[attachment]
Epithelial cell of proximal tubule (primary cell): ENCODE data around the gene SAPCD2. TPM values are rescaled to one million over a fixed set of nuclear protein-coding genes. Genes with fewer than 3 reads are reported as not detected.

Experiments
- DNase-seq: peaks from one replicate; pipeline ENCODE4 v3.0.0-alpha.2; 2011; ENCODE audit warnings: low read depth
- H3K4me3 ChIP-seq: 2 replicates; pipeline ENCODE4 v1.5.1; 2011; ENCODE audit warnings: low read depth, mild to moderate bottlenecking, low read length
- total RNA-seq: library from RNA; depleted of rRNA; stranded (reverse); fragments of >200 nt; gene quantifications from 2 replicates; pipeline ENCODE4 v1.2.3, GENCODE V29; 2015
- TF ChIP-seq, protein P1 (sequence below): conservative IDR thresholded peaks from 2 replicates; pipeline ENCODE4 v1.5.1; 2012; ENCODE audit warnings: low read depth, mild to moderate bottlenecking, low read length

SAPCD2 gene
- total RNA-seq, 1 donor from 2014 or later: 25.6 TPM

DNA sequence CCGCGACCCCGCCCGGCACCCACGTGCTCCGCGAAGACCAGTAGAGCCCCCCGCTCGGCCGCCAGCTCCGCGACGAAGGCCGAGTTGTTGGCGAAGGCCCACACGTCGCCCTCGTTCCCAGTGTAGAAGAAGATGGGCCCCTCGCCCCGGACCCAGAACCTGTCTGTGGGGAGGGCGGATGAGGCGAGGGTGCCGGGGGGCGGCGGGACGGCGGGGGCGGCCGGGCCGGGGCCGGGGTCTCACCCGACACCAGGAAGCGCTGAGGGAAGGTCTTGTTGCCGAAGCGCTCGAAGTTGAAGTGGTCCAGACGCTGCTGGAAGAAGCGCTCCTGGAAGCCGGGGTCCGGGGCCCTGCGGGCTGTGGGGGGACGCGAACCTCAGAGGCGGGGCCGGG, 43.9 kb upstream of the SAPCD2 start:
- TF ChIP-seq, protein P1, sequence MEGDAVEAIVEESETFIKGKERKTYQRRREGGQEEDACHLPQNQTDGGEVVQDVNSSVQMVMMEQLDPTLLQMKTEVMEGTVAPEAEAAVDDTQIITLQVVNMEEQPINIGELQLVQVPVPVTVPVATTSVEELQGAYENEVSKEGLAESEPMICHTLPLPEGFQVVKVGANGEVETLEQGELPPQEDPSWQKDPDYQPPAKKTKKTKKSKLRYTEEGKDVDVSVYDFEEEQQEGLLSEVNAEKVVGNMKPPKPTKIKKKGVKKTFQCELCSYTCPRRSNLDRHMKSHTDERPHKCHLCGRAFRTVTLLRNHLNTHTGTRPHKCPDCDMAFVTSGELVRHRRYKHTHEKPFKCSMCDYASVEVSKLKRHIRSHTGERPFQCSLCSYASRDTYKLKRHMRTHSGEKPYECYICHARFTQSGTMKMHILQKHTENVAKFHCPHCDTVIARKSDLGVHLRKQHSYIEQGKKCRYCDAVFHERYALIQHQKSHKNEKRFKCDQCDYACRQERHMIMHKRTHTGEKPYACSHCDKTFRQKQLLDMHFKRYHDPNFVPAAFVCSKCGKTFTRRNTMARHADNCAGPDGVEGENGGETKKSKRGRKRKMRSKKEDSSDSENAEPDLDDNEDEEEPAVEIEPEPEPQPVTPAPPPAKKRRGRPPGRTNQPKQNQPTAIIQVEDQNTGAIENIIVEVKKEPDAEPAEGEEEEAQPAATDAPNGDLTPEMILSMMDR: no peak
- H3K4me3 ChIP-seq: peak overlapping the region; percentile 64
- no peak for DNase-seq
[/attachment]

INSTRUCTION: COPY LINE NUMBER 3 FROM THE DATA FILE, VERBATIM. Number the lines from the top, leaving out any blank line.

- DNase-seq: peaks from one replicate; pipeline ENCODE4 v3.0.0-alpha.2; 2011; ENCODE audit warnings: low read depth